Casualty and Holby City are filled with staff acting unprofessionally, the head of a scandal-hit hospital has said.

Antony Sumara, who has taken over at Mid Staffordshire NHS Foundation Hospital Trust, said TV dramas such as these were entertaining but showed poor conduct and blatant breaches of patient confidentiality.

Writing in this week’s Scrubbing Up column on the BBC website, he said: “What impression of a career in the NHS is set in the minds of young people aspiring to be the future generation of nurses, doctors or chief executives when they watch programmes filled with unprofessionalism and poor conduct?”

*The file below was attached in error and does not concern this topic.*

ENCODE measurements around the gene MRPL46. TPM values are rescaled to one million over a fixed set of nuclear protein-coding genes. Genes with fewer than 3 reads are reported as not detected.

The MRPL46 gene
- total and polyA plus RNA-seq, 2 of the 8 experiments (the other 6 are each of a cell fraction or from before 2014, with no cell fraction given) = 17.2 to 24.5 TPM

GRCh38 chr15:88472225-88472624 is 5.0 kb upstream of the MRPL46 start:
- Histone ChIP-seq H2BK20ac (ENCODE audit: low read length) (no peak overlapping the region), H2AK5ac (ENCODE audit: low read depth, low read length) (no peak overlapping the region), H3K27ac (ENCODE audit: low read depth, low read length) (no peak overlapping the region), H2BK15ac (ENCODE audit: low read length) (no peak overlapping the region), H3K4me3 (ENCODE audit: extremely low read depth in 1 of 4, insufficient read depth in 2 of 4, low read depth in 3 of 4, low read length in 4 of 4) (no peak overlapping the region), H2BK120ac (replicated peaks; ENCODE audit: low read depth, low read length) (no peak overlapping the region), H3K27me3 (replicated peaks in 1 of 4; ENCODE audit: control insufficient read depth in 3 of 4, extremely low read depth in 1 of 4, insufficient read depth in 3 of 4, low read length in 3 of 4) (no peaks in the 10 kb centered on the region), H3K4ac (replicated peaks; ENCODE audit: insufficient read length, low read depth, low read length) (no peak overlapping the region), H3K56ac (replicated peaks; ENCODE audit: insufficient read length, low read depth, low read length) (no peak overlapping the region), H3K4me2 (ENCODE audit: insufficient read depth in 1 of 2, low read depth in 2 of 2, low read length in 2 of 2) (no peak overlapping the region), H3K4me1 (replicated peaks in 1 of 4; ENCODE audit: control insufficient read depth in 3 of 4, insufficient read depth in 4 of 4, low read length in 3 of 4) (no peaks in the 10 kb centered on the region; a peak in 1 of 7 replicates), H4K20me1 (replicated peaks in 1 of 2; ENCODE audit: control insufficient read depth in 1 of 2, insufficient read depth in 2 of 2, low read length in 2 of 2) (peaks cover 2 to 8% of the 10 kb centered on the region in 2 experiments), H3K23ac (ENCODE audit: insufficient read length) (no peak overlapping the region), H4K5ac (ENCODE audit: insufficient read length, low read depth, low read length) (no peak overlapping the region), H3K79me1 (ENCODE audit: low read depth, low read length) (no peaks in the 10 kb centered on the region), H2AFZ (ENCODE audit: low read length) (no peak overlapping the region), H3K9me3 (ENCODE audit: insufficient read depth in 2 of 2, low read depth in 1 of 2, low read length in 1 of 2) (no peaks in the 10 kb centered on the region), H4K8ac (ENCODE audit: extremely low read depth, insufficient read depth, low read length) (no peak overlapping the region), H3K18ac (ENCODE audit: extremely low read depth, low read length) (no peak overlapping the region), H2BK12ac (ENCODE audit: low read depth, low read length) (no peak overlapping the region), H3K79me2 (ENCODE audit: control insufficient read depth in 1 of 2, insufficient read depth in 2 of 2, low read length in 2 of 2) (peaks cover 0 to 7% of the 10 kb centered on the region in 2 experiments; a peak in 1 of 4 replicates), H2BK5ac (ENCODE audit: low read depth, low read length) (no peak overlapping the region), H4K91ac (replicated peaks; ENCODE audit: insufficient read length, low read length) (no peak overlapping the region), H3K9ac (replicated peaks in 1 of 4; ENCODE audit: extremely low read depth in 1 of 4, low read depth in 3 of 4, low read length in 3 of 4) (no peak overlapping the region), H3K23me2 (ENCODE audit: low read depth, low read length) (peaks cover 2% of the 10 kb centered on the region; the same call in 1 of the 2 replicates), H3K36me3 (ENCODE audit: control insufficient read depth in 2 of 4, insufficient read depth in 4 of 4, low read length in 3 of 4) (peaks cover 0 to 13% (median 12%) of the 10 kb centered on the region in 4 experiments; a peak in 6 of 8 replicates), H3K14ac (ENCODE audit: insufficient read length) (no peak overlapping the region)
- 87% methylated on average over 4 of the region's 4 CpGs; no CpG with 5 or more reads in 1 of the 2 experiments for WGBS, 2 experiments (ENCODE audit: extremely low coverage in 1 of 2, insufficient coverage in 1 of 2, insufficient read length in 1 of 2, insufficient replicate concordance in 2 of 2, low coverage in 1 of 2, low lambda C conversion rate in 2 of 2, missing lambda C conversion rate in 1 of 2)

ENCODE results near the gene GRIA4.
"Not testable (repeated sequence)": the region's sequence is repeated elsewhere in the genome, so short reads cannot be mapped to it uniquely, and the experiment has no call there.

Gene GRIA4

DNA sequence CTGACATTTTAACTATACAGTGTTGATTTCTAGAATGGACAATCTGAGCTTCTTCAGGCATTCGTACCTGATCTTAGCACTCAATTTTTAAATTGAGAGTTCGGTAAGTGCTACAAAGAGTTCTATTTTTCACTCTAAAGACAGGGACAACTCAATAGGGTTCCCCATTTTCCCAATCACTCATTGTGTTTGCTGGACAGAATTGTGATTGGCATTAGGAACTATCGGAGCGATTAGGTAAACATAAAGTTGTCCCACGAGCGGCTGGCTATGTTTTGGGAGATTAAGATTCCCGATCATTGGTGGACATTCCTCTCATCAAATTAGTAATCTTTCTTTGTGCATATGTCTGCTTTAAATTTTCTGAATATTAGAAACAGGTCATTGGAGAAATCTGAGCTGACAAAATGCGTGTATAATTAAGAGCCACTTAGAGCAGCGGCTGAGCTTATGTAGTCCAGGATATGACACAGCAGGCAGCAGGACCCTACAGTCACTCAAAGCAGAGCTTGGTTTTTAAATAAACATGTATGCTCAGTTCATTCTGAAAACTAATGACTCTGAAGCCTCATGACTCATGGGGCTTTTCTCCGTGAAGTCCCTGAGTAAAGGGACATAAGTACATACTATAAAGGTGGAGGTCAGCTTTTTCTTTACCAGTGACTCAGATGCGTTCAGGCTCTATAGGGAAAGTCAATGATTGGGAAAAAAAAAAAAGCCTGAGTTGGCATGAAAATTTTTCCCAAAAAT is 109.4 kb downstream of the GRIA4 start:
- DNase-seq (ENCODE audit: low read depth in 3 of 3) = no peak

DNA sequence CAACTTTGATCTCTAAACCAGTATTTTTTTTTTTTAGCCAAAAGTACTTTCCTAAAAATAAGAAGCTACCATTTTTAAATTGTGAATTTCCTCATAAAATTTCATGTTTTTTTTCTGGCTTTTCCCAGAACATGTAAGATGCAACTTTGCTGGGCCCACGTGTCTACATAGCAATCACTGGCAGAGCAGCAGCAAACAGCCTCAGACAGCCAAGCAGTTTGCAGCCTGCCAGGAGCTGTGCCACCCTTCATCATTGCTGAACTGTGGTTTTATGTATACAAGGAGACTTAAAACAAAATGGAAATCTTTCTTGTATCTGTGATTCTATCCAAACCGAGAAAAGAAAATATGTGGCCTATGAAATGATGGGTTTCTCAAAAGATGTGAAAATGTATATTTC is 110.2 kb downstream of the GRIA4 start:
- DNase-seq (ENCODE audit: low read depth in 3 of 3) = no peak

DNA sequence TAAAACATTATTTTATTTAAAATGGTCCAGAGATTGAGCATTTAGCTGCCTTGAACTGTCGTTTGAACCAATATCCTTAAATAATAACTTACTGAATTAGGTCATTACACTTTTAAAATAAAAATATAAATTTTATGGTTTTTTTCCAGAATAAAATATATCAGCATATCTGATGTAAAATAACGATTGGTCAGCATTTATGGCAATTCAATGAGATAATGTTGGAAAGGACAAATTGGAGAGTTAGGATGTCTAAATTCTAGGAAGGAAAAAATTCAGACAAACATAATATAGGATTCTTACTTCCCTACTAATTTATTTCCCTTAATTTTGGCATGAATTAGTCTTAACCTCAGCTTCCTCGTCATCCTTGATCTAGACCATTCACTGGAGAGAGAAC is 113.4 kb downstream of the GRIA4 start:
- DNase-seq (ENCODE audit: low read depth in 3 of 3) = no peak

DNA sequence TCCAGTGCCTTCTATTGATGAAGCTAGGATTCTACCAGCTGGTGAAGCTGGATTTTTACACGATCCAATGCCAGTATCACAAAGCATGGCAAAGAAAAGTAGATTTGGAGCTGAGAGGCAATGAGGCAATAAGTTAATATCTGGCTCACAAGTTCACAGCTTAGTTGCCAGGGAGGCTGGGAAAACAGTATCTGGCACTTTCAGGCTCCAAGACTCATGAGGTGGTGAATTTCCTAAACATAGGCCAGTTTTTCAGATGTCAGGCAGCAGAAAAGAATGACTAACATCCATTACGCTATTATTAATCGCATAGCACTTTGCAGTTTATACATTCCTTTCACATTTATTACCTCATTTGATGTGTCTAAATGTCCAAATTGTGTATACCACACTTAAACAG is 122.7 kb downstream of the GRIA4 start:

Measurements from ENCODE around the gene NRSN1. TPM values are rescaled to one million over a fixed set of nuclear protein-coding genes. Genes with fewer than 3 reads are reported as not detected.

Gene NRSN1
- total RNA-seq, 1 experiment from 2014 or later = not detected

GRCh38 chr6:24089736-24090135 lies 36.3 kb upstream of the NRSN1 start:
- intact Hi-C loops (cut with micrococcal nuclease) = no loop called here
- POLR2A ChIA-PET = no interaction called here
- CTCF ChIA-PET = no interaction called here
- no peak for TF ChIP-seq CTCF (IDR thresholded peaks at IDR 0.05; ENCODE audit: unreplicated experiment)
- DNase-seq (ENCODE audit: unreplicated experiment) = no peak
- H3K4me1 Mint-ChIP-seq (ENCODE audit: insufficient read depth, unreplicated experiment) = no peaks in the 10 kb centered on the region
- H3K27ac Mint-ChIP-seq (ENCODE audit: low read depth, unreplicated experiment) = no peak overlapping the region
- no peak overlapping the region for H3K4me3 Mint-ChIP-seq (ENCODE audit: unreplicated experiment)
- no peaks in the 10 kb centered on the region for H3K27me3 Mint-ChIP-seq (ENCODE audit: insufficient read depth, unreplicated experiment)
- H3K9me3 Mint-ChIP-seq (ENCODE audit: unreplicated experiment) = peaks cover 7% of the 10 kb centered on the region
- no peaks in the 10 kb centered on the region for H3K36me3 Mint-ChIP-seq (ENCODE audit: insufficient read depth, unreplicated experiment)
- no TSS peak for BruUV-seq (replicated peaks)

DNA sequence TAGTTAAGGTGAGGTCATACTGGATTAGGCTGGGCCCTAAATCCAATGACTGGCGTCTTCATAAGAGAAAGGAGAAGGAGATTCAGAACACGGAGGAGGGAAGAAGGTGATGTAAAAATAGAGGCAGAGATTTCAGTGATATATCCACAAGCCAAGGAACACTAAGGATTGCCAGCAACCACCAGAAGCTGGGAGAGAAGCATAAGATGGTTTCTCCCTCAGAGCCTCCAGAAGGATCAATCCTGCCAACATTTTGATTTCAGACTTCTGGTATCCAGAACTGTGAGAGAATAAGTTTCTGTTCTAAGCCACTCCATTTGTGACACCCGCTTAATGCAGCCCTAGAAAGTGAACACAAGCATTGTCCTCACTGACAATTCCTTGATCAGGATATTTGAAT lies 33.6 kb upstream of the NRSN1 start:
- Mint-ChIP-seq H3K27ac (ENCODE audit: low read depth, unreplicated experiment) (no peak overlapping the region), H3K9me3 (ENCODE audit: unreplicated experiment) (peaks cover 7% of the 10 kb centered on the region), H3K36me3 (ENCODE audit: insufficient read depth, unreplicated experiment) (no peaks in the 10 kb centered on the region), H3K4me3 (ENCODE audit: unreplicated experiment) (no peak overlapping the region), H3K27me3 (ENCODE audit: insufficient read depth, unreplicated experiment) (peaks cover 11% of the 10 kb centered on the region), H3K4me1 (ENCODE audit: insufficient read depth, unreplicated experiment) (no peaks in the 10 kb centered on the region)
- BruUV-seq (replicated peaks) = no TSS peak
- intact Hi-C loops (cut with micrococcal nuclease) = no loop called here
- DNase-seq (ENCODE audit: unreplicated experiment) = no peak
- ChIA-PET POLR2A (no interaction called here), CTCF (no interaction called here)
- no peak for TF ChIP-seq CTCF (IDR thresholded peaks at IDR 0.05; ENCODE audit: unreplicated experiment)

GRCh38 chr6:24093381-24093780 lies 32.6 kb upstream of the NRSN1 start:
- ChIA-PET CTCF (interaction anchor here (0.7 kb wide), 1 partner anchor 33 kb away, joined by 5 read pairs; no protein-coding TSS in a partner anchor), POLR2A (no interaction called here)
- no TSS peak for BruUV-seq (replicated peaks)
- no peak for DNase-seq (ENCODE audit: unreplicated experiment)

He went on: “Nurses, doctors and other staff regularly gossip, flirt and argue with each other, usually while treating a patient at the same time.

“But, not to worry, the patient doesn’t mind and more often than not joins in.”

He said patient confidentiality was “breached constantly” on the programmes, with cases regularly discussed with patients in full earshot.

“Data breaches are common with patient records left in public areas or, worse, downloaded on to portable devices only to be lost later in the programme,” he added.

“Eating, drinking and smoking (directly outside A and E) are also common practice while on duty and in areas where signs are clearly displayed to the contrary, as is the use of mobile phones to make personal calls.

“Nurses and doctors have a difficult enough job at the best of times without having to live up to inappropriate role models but perhaps a group of individuals working hard together to save lives and improve the health of its patients in a caring and conscientious manner is just not good TV?”